All of this has massive implications with respect to data management, security and compliance. A strong culture of data governance coupled with sensible security and compliance policies could (eventually) allow these hurdles to be overcome.

The question for firms then, is where does it make sense to have an internal IT capability? And, apart from some R&D capabilities, is it worth it? Especially as individual businesses could innovate with a number of providers at relatively low risk. Perhaps the model should be to treat each internal capability as potentially a future third party service provider? Give the team the ability to innovate on agility, responsiveness and scaleability. Retain the option in the future to let the ‘internal’ service provider serve other businesses, or to shut it down if it is not providing value.

It is worth bearing in mind that the concept of the traditional ‘end user’ is changing. The end-user is someone who is often quite adept at making technology do what they want, without being considered traditional developers. Providing end-users with innovative ways to connect and orchestrate various (enterprise) services is expected. The difference between ‘local’ and ‘enterprise’ development is then emphasised, with local development being reactive and using enterprise services to ensure compliance etc. while still meeting localised needs.

Such an approach would maximise enterprise agility and also provide skilled technologists and even end users the ability to flex their technical chops in ways that businesses can exploit to their fullest advantage. The cost of this agility is that other organisations can use the same ‘building blocks’ to greater competitive advantage. As has always been the case, it is not so much the technology, as what you do with it, that really matters.

To summarise, while not always possible or even desirable, minimising (direct) CapEx expenses for IT is becoming a feasible way to achieve IT agility.

What if IT had no CapEx? A gedanken experiment.

The Learning CTO’s Strategic themes for 2015

Like most folks, I cannot predict the future. I can only relate the themes that most interest me. On that basis, here is what is occupying my mind as we go into 2015.

The Lean Enterprise The cultural and process transformations necessary to innovate and maintain agility in large enterprises – in technology, financial management, and risk, governance and compliance. Includes using real-option theory to manage risk.
Enterprise Modularity The state-of-the-art technologies and techniques which enable agile, cost effective enterprise-scale integration and reuse of capabilities and services. Or SOA Mark II.
Continuous Delivery The state-of-the-art technologies and techniques which brings together agile software delivery with operational considerations. Or DevOps Mark I.
Systems Theory & Systems Thinking The ability to look at the whole as well as the parts of any dynamic system, and understand the consequences/impacts of decisions to the whole or those parts.
Machine Learning Using business intelligence and advanced data semantics to dynamically improve automated or automatable processes.

[Blockchain technologies are another key strategic theme which are covered in a separate blog, dappsinfintech.com.]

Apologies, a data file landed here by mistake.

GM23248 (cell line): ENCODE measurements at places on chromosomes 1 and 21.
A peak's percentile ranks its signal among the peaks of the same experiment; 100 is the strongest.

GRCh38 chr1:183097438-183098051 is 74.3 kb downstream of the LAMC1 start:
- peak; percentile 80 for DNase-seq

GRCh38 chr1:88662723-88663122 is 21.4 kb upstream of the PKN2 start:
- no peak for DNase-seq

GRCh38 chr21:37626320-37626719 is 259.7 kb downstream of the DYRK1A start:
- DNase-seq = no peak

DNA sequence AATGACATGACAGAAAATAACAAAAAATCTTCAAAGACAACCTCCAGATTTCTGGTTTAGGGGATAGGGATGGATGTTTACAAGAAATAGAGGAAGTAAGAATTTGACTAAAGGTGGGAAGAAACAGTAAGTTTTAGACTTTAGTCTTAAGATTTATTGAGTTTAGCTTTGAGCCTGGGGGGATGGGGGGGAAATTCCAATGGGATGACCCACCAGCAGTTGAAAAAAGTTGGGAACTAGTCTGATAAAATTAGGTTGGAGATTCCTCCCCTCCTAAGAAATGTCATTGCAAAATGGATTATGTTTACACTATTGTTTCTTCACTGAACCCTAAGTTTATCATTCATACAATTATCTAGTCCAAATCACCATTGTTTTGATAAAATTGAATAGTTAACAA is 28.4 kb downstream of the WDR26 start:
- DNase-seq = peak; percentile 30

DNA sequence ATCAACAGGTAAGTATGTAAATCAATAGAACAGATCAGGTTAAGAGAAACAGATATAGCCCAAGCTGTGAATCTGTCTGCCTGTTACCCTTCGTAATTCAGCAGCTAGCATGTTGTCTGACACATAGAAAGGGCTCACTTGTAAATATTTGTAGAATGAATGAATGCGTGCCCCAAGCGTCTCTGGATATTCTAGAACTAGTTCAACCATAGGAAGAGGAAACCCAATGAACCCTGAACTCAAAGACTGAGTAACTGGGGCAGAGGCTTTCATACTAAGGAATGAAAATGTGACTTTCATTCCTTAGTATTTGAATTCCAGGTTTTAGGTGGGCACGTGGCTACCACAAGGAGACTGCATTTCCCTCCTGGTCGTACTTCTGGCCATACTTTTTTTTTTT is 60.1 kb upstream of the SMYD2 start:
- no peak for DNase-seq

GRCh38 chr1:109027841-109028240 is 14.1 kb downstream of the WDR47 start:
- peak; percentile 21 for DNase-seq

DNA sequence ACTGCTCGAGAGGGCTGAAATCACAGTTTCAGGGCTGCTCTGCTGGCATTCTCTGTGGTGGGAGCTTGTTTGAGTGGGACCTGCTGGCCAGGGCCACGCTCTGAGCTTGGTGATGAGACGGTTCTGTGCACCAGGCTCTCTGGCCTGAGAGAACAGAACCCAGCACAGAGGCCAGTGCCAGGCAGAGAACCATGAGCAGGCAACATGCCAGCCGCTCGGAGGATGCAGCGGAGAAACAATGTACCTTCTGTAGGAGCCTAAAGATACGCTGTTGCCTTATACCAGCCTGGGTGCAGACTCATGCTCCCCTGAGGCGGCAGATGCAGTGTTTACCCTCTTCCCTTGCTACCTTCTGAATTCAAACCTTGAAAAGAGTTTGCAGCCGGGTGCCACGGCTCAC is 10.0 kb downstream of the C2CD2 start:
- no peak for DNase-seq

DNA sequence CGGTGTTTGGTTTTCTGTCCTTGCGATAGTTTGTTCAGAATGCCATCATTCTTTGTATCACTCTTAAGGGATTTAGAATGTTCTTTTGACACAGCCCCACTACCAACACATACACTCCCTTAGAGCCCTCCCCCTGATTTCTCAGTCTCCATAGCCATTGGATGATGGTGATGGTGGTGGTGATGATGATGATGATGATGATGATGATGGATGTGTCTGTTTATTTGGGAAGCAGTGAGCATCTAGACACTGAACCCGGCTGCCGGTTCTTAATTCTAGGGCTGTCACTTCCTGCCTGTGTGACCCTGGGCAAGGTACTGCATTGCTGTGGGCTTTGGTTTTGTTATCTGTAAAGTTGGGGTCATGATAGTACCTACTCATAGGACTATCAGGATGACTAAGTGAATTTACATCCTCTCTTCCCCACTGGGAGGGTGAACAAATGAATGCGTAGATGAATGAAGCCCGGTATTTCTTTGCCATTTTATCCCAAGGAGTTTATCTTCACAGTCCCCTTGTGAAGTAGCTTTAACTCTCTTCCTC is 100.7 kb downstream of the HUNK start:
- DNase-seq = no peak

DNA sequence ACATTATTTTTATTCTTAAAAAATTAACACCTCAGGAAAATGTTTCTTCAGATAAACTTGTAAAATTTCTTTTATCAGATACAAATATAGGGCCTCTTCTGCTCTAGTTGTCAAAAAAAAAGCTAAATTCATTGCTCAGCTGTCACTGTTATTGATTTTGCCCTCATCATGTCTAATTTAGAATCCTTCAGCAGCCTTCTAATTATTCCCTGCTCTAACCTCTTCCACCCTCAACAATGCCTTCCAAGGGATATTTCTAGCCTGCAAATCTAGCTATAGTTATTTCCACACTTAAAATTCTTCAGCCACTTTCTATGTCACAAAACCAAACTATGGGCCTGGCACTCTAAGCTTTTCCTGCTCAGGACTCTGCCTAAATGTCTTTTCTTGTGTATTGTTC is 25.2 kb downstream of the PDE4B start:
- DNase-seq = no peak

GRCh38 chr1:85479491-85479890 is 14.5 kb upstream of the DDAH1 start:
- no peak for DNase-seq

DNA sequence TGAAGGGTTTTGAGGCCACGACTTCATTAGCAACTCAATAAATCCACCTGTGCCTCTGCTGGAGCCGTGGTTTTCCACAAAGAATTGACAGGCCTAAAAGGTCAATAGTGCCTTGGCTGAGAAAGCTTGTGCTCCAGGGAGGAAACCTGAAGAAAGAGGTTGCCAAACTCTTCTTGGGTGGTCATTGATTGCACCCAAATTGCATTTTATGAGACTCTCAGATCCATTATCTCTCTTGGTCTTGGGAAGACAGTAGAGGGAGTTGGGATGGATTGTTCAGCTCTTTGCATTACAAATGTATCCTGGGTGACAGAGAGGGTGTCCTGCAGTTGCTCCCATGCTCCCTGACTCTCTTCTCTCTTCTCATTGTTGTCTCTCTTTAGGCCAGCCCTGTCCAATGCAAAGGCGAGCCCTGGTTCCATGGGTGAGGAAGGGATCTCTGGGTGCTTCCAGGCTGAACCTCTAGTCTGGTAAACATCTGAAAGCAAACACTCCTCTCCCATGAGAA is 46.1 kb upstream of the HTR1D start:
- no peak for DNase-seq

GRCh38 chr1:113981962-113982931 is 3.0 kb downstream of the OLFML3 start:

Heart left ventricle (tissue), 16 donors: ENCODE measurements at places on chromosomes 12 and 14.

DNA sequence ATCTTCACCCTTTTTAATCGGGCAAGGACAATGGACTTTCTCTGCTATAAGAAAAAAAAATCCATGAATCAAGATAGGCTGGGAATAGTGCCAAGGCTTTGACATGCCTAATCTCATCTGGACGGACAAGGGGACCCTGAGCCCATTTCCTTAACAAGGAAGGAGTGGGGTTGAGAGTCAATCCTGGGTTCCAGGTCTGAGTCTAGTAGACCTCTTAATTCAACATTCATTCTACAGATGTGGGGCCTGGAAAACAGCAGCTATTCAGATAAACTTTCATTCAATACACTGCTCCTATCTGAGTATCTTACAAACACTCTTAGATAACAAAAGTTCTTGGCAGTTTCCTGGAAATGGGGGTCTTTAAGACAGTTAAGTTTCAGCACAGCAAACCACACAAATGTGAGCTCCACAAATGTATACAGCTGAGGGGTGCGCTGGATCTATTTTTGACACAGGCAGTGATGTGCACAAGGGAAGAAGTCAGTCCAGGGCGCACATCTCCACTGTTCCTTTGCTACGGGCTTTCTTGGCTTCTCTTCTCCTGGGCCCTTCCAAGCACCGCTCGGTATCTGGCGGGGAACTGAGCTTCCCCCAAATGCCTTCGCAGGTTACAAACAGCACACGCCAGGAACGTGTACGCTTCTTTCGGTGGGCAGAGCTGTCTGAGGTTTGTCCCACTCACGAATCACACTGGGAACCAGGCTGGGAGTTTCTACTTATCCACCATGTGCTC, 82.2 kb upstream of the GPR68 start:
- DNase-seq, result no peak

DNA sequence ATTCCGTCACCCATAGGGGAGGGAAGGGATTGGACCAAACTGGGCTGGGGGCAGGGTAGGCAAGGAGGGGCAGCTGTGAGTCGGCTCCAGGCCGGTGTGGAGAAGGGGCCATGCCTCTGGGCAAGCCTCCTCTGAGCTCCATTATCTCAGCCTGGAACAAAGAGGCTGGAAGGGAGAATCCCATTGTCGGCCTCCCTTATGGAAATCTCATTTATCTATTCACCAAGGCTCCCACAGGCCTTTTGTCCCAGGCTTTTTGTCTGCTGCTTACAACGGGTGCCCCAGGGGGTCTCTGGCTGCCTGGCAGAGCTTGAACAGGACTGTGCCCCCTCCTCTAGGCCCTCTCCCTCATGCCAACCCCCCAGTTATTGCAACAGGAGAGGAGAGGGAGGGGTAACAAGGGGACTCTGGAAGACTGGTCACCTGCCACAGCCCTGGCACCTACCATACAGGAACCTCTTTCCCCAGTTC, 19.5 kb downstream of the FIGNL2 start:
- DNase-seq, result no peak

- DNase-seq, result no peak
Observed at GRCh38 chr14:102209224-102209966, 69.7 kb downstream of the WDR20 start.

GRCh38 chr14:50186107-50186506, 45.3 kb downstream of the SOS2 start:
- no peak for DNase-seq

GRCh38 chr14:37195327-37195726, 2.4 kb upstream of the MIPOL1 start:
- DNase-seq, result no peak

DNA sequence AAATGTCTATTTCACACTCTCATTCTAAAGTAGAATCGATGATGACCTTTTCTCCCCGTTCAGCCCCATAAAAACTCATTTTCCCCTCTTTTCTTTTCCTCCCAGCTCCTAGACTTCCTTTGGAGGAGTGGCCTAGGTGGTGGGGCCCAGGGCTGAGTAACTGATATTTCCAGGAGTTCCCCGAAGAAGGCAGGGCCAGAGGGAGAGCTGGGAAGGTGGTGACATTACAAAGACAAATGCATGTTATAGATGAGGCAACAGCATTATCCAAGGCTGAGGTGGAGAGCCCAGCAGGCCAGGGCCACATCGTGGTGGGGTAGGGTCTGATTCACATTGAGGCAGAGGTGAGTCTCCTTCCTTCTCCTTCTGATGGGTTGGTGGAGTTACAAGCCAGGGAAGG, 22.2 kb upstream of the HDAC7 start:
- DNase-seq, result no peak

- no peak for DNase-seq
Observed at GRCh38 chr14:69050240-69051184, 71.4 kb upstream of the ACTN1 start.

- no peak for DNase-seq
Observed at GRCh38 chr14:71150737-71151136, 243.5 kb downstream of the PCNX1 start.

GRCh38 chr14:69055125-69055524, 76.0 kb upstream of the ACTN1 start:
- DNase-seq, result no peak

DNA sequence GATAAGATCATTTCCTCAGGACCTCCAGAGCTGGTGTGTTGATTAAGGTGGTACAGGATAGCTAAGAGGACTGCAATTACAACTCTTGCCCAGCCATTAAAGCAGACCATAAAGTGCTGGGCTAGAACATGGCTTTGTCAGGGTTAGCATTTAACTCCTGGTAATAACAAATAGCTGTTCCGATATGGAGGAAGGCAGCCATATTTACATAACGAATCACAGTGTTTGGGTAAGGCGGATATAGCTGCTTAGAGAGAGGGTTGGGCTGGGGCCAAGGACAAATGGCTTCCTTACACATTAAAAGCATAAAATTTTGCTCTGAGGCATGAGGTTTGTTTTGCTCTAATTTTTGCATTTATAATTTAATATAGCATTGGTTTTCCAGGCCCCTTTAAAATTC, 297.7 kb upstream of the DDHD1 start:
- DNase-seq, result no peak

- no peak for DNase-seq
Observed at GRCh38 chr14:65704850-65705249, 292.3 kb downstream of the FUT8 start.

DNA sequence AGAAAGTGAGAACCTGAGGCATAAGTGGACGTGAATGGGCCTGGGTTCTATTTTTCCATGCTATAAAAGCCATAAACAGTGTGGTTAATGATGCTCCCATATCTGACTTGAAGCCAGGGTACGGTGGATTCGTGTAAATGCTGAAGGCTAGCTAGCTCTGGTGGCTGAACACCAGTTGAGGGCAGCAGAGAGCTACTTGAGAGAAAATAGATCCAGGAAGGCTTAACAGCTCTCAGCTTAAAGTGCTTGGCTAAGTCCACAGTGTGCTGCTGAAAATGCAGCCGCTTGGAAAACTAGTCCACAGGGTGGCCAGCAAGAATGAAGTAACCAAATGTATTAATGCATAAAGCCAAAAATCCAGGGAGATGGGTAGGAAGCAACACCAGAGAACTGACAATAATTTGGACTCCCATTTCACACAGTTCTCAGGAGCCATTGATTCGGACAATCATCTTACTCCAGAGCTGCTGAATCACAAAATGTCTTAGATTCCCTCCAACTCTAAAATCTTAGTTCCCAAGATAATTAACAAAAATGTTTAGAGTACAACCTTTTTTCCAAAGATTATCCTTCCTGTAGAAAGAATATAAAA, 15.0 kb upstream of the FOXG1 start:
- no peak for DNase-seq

Why these particular topics?

Specifically, over the next few years, large organisations need to be able to

  1. Out-innovate smaller firms in their field of expertise, and
  2. Embrace and leverage external innovative solutions and services that serve to enhance a firm’s core product offerings.

And firms need to be able to do this while keeping a lid on overall costs, which means managing complexity (or ‘cleaning up’ as you go along, also known as keeping technical debt under control).

It is also interesting to note that for many startups, these themes are generally not an explicit concern, as they tend to be ‘obvious’ and therefore do not need additional management action to address them. However, small firms may fail to scale successfully if they do not explicitly recognise where they are doing these already, and so ensure they maintain focus on these capabilities as they grow.

Also, for many startups, their success may be predicated on larger organisations getting on top of these themes, as otherwise the startups may struggle to get large firms to adopt their innovations on a sustainable basis.

The next few blog posts will explain these themes in a bit more detail, with relevant references.

The Learning CTO’s Strategic themes for 2015

The role of microservices in Enterprise Architectural planning

Microservices as an architectural construct is gaining a lot of popularity, and the term is slowly but surely finding its place among the lexicon of developers and software architects. The precise definition of ‘microservices’ varies (it is not a formal concept in computer science, as to my knowledge it is not grounded in any formal mathematical abstraction) but the basic concept of a microservice being a reusable lightweight architectural component doing one thing and doing it extremely well is a reasonable baseline.

What do ‘Microservices’ mean to organisations used to understanding their world in terms of Applications? What about all the money some organisations have already spent on Service Oriented Architecture (SOA)? Have all the Services now been supplanted by Microservices? And does all this stuff need to be managed in a traditional command-and-control way, or is it possible they could self-manage?